THIS STORY HAS BEEN FORMATTED FOR EASY PRINTING

Three sommeliers. 10 wines. 10 paper bags. And, as it turned out, one or two surprises.

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By Jenn Abelson
Globe Staff / March 27, 2011

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We turned to the experts to see if 90+Cellars could stand up to highly rated wines.

Three sommeliers from local restaurants agreed to participate in a tasting panel at Davio’s Northern Italian Steakhouse. Brian Deshler of Fleming’s Prime Steakhouse & Wine Bar, Alexei Beratis of Towne Stove and Spirits, and Paul McKeever of Davio’s were not given any details about what they would be sampling. When they showed up, the bottles were wrapped in paper bags to ensure a blind tasting.

These connoisseurs tried 10 bottles over five rounds. During each round, we served a selection from 90+Cellars and compared each one to a brand-name wine made during the same year, from the same varietal. The wines had also received accolades from industry publications like Wine Spectator and Wine Advocate. After the sommeliers weighed in with their favorites, we ripped away the paper bags.

Here’s how 90+Cellars fared.

Round 1: German Riesling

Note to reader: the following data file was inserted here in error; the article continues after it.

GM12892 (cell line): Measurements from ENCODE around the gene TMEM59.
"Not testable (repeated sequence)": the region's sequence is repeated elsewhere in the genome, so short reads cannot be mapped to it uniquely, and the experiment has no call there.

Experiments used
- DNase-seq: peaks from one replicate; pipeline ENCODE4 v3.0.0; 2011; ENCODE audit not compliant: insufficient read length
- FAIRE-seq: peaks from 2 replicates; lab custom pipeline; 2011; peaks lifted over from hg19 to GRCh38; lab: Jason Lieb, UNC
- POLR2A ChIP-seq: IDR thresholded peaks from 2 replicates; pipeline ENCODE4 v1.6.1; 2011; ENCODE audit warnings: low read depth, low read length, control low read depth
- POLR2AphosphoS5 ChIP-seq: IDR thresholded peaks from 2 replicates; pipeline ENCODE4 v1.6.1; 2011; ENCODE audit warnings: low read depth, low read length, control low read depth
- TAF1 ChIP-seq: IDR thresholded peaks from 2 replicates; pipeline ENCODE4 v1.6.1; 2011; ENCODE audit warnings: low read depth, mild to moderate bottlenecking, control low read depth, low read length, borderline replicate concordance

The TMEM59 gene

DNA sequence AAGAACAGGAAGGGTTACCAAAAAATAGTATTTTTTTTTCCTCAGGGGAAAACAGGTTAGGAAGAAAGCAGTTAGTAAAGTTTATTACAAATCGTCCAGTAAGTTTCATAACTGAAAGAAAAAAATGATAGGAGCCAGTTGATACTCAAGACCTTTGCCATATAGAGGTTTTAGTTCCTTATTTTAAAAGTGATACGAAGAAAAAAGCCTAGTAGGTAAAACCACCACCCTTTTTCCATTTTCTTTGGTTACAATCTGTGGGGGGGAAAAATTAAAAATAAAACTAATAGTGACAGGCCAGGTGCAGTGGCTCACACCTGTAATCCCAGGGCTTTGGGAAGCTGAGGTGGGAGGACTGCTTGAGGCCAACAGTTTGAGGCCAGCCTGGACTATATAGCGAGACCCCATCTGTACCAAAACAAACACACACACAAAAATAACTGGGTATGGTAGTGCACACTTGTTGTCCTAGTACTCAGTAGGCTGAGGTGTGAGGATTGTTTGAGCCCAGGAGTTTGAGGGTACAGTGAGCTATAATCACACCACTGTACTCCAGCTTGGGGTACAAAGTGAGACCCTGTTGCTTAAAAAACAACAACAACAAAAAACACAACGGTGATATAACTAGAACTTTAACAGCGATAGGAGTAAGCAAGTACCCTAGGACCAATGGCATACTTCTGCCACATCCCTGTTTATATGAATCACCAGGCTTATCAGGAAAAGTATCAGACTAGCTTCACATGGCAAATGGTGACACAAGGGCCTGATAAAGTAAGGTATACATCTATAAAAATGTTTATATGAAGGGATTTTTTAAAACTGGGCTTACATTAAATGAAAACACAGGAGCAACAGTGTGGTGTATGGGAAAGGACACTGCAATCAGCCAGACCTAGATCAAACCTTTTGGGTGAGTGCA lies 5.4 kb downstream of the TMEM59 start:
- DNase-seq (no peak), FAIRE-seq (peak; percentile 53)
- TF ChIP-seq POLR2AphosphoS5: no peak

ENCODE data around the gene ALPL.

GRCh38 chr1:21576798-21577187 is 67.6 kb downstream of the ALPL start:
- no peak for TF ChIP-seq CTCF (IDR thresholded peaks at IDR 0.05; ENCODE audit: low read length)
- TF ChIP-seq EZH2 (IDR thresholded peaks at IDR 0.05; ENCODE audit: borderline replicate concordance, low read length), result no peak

All three wine experts preferred the brand name — a 2007 Kerpen Wehlener Sonnenuhr Riesling Spätlese 1 star that costs $25 — to 90+Cellars Lot 12, a 2007 Wehlener Sonnenuhr Riesling Spätlese priced at $21.99.

Round 2: Argentinian Malbec
Two of the three sommeliers favored 90+Cellars Lot 23, a 2009 Old Vine Malbec, compared to a 2009 Maipe Reserve Malbec. 90+Cellars costs $11.99. A bottle of the same vintage sold under its original, or source, label costs $15.99. The Maipe retails for $14.99.

Round 3: French blend from Languedoc
All three tasters voted for 90+Cellars Lot 21, a 2008 French Fusion blend of syrah, grenache, and mourvedre, over the 2008 Chateau de Lascaux Coteaux du Languedoc. 90+Cellars is priced at $11.99. A bottle of the same vintage from the source label, which received 91 points from Wine Spectator, costs $17.99. The Chateau de Lascaux retails for $16.99 and also received 91 points from Wine Spectator.

Round 4: Australian Shiraz Viognier
All three wine experts preferred the brand name — a 2008 The Chook that costs $19.99 — to 90+Cellars Lot 4, a 2008 Shiraz Viognier that costs $16.99.

Round 5: Italian Barolo
Two of the three sommeliers favored 90+Cellars Collectors Series Lot 26, a 2006 Barolo, compared to a 2006 Mario Marengo Barolo Brunate. 90+Cellars retails for $29.99. A bottle of the same vintage from the source label, which received 94 points from Wine Spectator, costs $75. The Mario Marengo Barolo received 93 points from Wine Advocate and is priced at $64.99.

Final thoughts
Brian Deshler of Fleming’s Prime Steakhouse & Wine Bar: “Knowing what Barolos cost in the market, [90+Cellars] is a pretty serious bottle.’’

Alexei Beratis of Towne Stove and Spirits: “The people doing 90+Cellars can recognize good wine and have good negotiating skills.’’

Paul McKeever of Davio’s: “Personally I’m not that into scores. But I get the gimmick with 90+ and it’s a great marketing tool. The quality is there. It’s in the bottle.’’